Enrico Taglietti conceived the Paterson House in 1967-68 and finished it in 1970. Howard Tanner revisits a design that explored the potential of domestic architecture in Canberra in its day.
Canberra before the lake (pre 1964) was an odd place – a scatter of formal public buildings and six garden suburbs in search of a city. Each element was separated by grassy paddocks, and at its centre one descended to cross the winding Molonglo River by means of clanking timber bridges.
Enrico Taglietti, a Milan-trained architect, was invited to come to Australia to coordinate an exhibition of Italian design held at David Jones in Sydney in 1955. Enrico quickly sensed that Australia was a place of opportunity, and learnt that Canberra was being reviewed for major improvements that would enable it to more clearly fulfil its role as the national capital.
Enrico set up practice in Canberra in 1956, with his European training and sensibilities producing distinctive buildings that clearly stood out among the tame Anglo-Australian products of the period. His early buildings in Civic, the Town House Motel (1961, now demolished) and the Center Cinema (1966) featured strong, exaggerated sculptural shapes, and used powerful cantilevered elements. The motel’s sculptural panels were by Clement Meadmore, and are now in the National Gallery of Australia. His public commissions included some fine schools, a library and a church, and there were numerous houses, each one distinctive in its way.
The Paterson House, conceived in 1967–68 and completed in 1970, was commissioned by Canberra geophysicist and academic Mervyn Paterson and his Hungarian wife Katalin, a social worker. They had tried another architect first, but Katalin decided that Taglietti could give them a workable, affordable house that was also adventurous architecture.
Set in hilly terrain just west of Black Mountain, the house appears fortress-like from the street, a massive rampart of grey concrete bricks (concealing garaging and storage) rising to an indented terrace, overhung by a bold horizontal plane of roof, lined in weathered tallowwood. It is very different from the other houses in the neighbourhood, which are typically standard suburban products with walls of clay brick and pitched roofs of cement tile. Due to its location on an elevated site at the head of a cul-de-sac, and with a bush reserve at its rear, the house is almost independent of the immediate suburbia, detached and above it.
One wanders up a simple grey path set between native plantings to the front door, and through it finds a sequence of curving stairs that lead firstly to a large living space, and then to upper bedrooms and studies. The living space is expansive and volumetrically complex. It extends the full width of the house, as does the private terrace to the east, with which it forms a contiguous space, linked by glass walls and the horizontal ceiling plane, and giving a sense of infinite outlook over eucalypt forest to Black Mountain and the horizon. Blades of brickwork taper upwards and enfold spaces, and create framed outlooks beneath the ceiling plane.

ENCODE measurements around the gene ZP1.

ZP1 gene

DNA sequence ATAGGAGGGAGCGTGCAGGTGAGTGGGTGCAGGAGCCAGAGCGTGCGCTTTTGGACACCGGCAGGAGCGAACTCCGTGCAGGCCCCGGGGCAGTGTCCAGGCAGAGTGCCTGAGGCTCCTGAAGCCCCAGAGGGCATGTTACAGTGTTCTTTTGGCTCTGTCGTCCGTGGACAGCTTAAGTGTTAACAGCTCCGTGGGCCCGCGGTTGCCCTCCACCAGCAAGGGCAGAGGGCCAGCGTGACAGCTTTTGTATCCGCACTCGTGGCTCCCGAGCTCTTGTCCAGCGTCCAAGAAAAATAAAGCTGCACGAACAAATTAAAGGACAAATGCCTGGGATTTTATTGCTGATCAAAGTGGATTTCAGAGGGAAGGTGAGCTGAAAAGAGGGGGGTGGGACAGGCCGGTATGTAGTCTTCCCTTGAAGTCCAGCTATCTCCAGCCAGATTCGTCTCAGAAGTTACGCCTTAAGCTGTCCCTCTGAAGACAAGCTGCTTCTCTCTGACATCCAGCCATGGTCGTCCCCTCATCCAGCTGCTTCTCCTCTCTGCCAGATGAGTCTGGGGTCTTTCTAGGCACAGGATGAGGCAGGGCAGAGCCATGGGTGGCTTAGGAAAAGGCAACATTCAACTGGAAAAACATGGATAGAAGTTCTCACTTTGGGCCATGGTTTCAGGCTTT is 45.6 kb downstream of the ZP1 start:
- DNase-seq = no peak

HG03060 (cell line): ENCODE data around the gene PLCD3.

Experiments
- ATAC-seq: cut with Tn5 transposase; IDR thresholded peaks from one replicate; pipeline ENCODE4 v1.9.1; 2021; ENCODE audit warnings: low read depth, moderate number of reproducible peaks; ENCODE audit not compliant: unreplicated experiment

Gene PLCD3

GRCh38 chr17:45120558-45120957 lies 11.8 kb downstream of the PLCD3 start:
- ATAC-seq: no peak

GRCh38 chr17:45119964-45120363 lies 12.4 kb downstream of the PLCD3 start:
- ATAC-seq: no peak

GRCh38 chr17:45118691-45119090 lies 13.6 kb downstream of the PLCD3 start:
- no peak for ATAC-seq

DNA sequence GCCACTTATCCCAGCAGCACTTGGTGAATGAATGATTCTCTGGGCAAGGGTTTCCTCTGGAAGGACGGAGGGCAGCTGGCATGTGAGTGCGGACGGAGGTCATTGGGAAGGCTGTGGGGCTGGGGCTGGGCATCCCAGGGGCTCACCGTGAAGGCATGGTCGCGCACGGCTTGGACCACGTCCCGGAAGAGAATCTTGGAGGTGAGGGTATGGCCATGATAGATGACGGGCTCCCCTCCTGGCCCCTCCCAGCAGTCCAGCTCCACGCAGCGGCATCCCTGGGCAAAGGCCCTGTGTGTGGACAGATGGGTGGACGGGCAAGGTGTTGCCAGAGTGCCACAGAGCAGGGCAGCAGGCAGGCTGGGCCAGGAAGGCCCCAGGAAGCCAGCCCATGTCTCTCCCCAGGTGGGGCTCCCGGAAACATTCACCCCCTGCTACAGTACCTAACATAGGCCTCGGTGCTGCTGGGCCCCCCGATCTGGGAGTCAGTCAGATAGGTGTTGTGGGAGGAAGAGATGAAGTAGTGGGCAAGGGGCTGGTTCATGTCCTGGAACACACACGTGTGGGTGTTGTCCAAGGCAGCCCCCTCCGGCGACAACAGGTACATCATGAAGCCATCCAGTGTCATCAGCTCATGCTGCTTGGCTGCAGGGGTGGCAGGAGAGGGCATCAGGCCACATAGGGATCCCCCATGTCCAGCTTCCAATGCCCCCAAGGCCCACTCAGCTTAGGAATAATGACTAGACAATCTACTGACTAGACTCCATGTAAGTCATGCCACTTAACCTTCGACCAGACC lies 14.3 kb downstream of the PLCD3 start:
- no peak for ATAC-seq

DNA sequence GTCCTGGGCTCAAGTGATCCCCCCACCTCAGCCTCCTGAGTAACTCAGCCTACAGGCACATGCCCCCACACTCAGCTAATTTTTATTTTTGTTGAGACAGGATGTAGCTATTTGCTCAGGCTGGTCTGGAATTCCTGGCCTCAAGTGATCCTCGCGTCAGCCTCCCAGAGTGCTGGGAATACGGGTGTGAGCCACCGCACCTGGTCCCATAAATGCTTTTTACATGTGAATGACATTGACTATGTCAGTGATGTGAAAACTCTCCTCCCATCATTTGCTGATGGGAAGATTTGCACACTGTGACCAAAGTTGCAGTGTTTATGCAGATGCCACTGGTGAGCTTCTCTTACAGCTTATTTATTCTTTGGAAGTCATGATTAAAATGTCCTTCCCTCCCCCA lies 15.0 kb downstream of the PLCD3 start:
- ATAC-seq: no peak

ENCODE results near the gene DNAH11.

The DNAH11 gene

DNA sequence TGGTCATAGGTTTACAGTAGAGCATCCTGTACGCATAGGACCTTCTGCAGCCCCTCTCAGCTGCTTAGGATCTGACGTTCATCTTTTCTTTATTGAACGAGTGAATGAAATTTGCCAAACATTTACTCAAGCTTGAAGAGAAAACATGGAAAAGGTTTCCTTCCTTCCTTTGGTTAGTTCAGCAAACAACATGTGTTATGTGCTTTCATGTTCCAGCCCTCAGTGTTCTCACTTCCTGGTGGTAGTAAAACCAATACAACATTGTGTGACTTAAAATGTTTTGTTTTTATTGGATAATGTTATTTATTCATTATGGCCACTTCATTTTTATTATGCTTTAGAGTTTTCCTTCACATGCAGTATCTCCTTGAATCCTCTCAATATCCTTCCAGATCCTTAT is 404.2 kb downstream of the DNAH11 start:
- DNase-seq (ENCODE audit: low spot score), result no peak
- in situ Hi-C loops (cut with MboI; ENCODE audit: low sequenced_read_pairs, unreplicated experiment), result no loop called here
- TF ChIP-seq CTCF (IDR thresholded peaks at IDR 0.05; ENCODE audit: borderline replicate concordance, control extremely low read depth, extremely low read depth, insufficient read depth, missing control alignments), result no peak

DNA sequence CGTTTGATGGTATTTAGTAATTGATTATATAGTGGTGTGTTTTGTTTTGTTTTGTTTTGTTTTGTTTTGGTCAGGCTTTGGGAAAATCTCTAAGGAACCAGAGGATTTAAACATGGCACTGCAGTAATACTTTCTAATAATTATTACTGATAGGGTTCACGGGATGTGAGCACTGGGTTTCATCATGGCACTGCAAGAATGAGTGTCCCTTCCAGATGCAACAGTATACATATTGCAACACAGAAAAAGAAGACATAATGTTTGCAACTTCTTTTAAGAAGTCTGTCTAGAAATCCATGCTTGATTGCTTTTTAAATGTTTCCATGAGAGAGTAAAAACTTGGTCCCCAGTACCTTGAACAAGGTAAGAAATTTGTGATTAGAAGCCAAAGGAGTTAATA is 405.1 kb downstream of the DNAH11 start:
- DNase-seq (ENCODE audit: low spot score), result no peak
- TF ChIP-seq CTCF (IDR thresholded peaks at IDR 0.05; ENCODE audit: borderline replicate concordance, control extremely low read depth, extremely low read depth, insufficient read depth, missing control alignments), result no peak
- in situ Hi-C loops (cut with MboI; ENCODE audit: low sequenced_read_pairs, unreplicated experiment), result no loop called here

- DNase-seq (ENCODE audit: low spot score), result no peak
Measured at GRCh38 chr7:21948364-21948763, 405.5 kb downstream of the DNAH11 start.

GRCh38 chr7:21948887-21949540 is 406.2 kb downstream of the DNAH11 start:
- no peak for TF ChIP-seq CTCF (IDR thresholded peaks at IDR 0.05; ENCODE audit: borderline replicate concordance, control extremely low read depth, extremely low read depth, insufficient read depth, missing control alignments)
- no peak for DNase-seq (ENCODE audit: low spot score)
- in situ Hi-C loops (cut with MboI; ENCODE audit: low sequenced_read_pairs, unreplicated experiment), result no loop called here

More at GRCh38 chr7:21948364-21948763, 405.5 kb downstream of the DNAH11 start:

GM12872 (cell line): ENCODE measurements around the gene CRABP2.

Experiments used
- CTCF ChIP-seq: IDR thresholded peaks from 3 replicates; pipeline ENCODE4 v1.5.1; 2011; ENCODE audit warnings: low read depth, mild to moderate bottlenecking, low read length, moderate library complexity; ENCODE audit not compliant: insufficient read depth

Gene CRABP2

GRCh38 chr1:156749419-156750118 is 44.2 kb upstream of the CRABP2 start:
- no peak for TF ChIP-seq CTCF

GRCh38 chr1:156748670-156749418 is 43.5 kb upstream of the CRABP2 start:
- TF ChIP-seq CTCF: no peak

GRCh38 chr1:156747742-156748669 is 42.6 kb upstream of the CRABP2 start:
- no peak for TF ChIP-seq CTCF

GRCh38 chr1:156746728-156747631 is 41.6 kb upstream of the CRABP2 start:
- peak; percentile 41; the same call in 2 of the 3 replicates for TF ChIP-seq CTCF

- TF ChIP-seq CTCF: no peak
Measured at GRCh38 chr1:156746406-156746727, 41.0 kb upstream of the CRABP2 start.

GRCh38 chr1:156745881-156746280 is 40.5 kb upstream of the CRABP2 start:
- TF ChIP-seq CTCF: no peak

At the north-west corner is a curving glazed wall, whose door opens into an intriguing circular courtyard, framed by arcing panels of cement brick. It is a sheltered winter suntrap, accented by a compact lemon tree with vivid yellow fruit. The outlook towards the bushland reserve at the rear is softened by low hedges of blue-grey miniature Cootamundra wattle.
Dominating the sitting end of the living space is a large corner fireplace. The dining area has a fine timber table made by craftsman Chris McElhinny, and beyond is a generous kitchen area, with teak-fronted doors and benchtops of glue-laminated brush box. Everything about the great living space is robust – elegant yet tough Johnstone River (Queensland) hardwood flooring, walls bagged in white cement, ceilings of extra-thick Canite squares, a kitchen of substantial construction with a vast metal rangehood. It is all in good shape, even after more than forty years of family use.
All the other domestic spaces are compact and intimate; they are resolved to exactly perform their specific roles. From the rear, the appearance of the house is more romantic, less forbidding: it presents as a melange of strong masonry forms. There is a distinctive chimney and generous cantilevered roof planes with canted fasciae. The house is flanked by two neighbours, but thanks to clever planning and suitable planting these are not visible.
Taglietti’s design, while enjoying European origins, shares some objectives similar to the organic principles espoused by Frank Lloyd Wright, and Walter Burley and Marion Mahony Griffin. It is firmly part of the land, the design has a strong horizontality, and its key interiors link with the landscape. Its exterior, of grey cement and weathered timber, sits comfortably in the Australian bushland setting.
One must congratulate the Patersons for commissioning and conserving such an interesting house. In Australia we have substantial mechanisms for listing our significant buildings, and for chaperoning applications for proposed changes to them. Yet there are no formal mechanisms that regularly confirm that such buildings remain in existence, and in reasonable condition. Indeed, if they are not in reasonable condition, there is no framework that guarantees their ongoing wellbeing. In the case of the Paterson House, we have to hope that its next owner will appreciate its qualities, and will conserve and enhance its attributes. This will be essential if future generations are to enjoy the distinctive Taglietti design, and learn from it of the challenges and possibilities in domestic architecture in Canberra in the late 1960s.
This review of the Paterson House is part of the Houses magazine Revisited series.